Brian Dunn stepped down as Best Buy Co., Inc.’s (BBY) CEO less than three months ago, but we wouldn’t be surprised if his former colleagues are even fonder of him now than they were when he left. That’s because — thanks to his departure — they just got lucrative “Special Continuity Awards.”
According to an 8-K filed late yesterday afternoon, Best Buy’s Compensation and Human Resources Committee decided that:
“…given the ongoing search for a permanent Chief Executive Officer (CEO), the Continuity Award Agreements were necessary to enable a stable CEO transition and appropriate continuity of leadership.”
The lucky recipients are James L. Muehlbauer, Executive Vice President – Finance and CFO; Shari L. Ballard, Executive Vice President and President, International; Carol A. Surface, Executive Vice President and Chief Human Resources Officer; and Michael A. Vitelli, Executive Vice President and President, U.S.
In exchange for staying with the company until the new, permanent CEO is hired and has had a chance to get up to speed, each of the above-named executives will receive a lump sum cash payment of $500,000 and 102,669 shares of restricted stock that had an initial value of about $2 million. (The stock has fallen nearly a dollar per share since June 21, when the awards were made; thus, at today’s early trading price of $18.51 per share, each award is worth “only” $1.9 million.)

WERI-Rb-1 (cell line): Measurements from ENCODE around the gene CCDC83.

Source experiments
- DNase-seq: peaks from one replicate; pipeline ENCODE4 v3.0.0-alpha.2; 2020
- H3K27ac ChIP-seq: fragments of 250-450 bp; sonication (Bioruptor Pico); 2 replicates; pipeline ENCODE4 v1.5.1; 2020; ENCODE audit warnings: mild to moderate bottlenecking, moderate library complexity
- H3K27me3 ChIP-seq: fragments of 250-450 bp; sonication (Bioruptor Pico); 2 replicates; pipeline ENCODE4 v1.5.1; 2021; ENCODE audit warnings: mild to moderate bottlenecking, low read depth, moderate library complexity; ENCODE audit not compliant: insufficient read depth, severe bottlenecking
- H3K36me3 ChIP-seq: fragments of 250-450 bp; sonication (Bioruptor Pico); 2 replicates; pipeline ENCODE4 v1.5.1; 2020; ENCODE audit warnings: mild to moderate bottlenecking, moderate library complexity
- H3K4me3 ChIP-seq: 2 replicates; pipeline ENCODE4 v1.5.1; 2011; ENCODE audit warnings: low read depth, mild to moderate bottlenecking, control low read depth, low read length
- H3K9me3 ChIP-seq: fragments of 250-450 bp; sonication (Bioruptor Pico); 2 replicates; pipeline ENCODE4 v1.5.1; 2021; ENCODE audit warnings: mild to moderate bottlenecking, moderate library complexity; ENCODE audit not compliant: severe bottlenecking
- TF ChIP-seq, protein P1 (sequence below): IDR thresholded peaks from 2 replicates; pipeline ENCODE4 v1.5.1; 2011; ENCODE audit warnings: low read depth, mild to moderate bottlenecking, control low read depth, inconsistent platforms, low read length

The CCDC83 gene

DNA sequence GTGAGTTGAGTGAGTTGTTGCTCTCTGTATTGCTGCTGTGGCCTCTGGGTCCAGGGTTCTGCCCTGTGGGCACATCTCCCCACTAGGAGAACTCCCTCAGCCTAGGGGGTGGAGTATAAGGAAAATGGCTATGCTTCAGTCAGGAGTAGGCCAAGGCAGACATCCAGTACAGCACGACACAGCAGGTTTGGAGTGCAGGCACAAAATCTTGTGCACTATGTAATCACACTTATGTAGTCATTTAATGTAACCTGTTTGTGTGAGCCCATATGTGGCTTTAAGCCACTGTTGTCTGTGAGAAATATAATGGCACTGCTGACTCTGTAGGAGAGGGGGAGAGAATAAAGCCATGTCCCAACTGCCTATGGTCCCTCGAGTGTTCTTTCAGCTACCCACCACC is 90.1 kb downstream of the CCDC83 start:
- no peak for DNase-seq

Of course, certain conditions must be met in order for an executive to get the full award. For example, the cash is subject to a clawback clause if the executive leaves within a year after the new CEO is appointed and has settled into the job. The restricted stock was declared 25% vested already when it was awarded to the recipients last week; it will vest another 25% on each anniversary of the grant date over the next three years.
Assuming they feel as grateful as most of us would, Dunn’s former colleagues have six months left to brainstorm ideas for his special holiday present. At a minimum, they could send him a really nice fruitcake (yes, such a thing does exist!), or perhaps some very fine chocolates are more to his liking. But with an extra $2.5 million or so on the horizon for each of them, they can afford to be generous.
What’s in the fine print of the filings by companies you hold? At footnotedPro, our subscription service exclusively for financial professionals, we identify early warning signs and hidden red flags well in advance of the market. For more information, or to inquire about a trial subscription, please email us.